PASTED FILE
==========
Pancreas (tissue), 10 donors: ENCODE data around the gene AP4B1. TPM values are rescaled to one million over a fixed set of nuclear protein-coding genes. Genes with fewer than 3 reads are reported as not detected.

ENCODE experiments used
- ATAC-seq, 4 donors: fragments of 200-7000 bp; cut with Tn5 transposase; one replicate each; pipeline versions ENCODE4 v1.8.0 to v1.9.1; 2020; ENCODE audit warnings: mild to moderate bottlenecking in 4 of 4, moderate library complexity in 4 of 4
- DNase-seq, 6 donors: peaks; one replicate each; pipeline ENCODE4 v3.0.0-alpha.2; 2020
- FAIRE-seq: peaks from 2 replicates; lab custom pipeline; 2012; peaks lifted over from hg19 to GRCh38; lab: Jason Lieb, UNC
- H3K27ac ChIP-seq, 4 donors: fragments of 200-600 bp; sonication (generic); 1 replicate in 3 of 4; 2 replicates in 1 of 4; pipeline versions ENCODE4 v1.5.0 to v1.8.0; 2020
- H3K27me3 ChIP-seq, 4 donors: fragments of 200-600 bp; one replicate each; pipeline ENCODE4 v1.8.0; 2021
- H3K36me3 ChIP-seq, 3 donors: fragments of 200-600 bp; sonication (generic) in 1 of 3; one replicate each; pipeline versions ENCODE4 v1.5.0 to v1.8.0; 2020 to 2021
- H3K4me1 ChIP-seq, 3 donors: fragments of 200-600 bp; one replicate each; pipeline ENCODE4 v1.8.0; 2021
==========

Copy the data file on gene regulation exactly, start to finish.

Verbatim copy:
Pancreas (tissue), 10 donors: ENCODE data around the gene AP4B1. TPM values are rescaled to one million over a fixed set of nuclear protein-coding genes. Genes with fewer than 3 reads are reported as not detected.

ENCODE experiments used
- ATAC-seq, 4 donors: fragments of 200-7000 bp; cut with Tn5 transposase; one replicate each; pipeline versions ENCODE4 v1.8.0 to v1.9.1; 2020; ENCODE audit warnings: mild to moderate bottlenecking in 4 of 4, moderate library complexity in 4 of 4
- DNase-seq, 6 donors: peaks; one replicate each; pipeline ENCODE4 v3.0.0-alpha.2; 2020
- FAIRE-seq: peaks from 2 replicates; lab custom pipeline; 2012; peaks lifted over from hg19 to GRCh38; lab: Jason Lieb, UNC
- H3K27ac ChIP-seq, 4 donors: fragments of 200-600 bp; sonication (generic); 1 replicate in 3 of 4; 2 replicates in 1 of 4; pipeline versions ENCODE4 v1.5.0 to v1.8.0; 2020
- H3K27me3 ChIP-seq, 4 donors: fragments of 200-600 bp; one replicate each; pipeline ENCODE4 v1.8.0; 2021
- H3K36me3 ChIP-seq, 3 donors: fragments of 200-600 bp; sonication (generic) in 1 of 3; one replicate each; pipeline versions ENCODE4 v1.5.0 to v1.8.0; 2020 to 2021
- H3K4me1 ChIP-seq, 3 donors: fragments of 200-600 bp; one replicate each; pipeline ENCODE4 v1.8.0; 2021